The sinking of HMAS Vampire (I) and the loss of nine of her crew has been commemorated during a small ceremony at the Shrine of Remembrance in Melbourne.
Personnel from HMAS Cerberus, including a catafalque party and bugler, and members of the Naval Association of Australia came together at the shrine to mark the 76th Anniversary of the battle that claimed Vampire, a ship of the famous Australian ‘Scrap Iron Flotilla’, off the northeast coast of Sri Lanka on 9 April 1942.
Commanding Officer HMAS Cerberus, Captain Tim Standen attended the ceremony to lay a wreath and remember the sinking of the V class destroyer.
“The loss of Vampire was a sad ending for a brave ship that started her war service as part of the renowned ‘Scrap Iron Flotilla’ in the Mediterranean,” Captain Standen said.
“HMAS Cerberus was Vampire’s home port from 1933 to 1938, so it’s significant to me as the Commanding Officer of Cerberus today that we pause to remember the contribution and sacrifice made by the ship and her crew during a time of tumultuous worldwide conflict.”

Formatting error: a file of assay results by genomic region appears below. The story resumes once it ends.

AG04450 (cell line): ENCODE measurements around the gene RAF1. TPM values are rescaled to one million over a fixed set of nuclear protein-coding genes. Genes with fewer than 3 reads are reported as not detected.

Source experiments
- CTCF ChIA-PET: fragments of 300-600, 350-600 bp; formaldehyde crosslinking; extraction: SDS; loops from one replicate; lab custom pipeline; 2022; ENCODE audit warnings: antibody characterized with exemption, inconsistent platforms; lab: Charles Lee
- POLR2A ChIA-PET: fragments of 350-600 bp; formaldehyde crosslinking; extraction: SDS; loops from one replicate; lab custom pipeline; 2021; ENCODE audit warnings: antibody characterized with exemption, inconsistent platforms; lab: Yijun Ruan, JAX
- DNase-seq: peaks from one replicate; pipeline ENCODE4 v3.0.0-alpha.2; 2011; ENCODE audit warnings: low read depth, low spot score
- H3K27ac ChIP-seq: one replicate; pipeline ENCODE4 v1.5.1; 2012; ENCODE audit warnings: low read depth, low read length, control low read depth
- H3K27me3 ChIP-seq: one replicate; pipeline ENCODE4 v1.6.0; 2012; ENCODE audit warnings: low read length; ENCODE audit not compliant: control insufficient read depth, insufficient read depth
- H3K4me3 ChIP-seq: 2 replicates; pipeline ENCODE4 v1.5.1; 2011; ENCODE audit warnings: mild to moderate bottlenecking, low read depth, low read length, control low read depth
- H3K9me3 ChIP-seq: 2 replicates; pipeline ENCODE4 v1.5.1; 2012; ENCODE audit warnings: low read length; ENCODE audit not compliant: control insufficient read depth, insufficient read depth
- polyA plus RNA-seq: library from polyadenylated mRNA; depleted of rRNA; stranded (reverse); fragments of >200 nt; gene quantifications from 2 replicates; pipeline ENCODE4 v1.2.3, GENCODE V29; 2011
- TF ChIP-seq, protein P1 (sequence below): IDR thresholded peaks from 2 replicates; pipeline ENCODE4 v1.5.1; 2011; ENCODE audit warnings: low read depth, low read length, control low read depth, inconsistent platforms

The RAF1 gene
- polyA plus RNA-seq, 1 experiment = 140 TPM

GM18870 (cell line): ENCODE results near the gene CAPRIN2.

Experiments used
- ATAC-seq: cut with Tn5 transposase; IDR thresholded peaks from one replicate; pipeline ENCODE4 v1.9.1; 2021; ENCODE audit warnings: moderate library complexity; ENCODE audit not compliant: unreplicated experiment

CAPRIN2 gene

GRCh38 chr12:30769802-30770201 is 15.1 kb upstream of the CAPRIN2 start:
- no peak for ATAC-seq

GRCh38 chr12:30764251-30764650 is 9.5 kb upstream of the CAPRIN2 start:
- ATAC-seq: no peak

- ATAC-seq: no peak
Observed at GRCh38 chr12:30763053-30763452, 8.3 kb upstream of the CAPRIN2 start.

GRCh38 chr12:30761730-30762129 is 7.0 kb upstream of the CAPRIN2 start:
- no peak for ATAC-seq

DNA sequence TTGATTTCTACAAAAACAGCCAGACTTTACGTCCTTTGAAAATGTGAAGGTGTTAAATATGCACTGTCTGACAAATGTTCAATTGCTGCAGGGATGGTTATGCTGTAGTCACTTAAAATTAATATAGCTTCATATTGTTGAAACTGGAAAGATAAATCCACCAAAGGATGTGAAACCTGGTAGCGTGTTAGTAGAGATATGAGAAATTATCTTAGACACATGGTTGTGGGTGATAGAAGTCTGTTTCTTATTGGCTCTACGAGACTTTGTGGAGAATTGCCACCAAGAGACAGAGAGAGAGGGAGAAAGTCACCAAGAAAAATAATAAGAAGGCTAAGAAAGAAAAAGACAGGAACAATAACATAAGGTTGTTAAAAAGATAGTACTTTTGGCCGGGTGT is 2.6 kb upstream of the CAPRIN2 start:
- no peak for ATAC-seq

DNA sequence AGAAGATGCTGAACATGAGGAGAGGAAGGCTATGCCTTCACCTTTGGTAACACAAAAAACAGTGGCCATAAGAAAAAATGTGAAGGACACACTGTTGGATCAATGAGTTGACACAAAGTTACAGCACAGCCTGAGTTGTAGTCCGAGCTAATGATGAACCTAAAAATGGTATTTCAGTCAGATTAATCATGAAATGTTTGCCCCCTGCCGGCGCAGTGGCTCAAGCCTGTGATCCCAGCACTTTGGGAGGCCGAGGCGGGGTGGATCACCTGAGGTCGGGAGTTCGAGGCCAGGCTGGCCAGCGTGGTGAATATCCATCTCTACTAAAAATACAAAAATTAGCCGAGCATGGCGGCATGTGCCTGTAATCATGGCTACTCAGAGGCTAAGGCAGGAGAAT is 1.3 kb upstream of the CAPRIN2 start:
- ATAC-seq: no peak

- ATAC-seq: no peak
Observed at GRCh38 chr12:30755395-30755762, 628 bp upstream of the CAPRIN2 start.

HMAS Vampire and HMS Hermes of the Royal Navy had departed Trincomalee on the north east coast of Sri Lanka following a series of raids on Allied targets by a carrier strike force of the Imperial Japanese Navy.
The two ships had put to sea the previous night to avoid an expected attack but were intercepted by Japanese bombers the following morning as they returned to port.
The carrier-based enemy aircraft quickly sank Hermes, resupplied and returned 20 minutes later to bomb Vampire heavily.
Despite Vampire successfully shooting down one enemy plane, the ship was overwhelmed, broke in half and sank.
Vampire’s Captain, Commander William Moran and eight members of the ship’s company were lost.
Survivors from Vampire and Hermes were rescued by the hospital ship Vita and taken to Colombo.
Originally laid down as HMS Wallace for the Royal Navy in 1913, Vampire was transferred to the Royal Australian Navy in 1933.
The ship carried escort and anti-submarine duties in the Mediterranean – as part of the ‘Scrap Iron Flotilla’ – and the East Indies, and earned five battle honours between 1940 and 1942.
While the ship’s wreck has never been found, it has been designated a Commonwealth War Grave.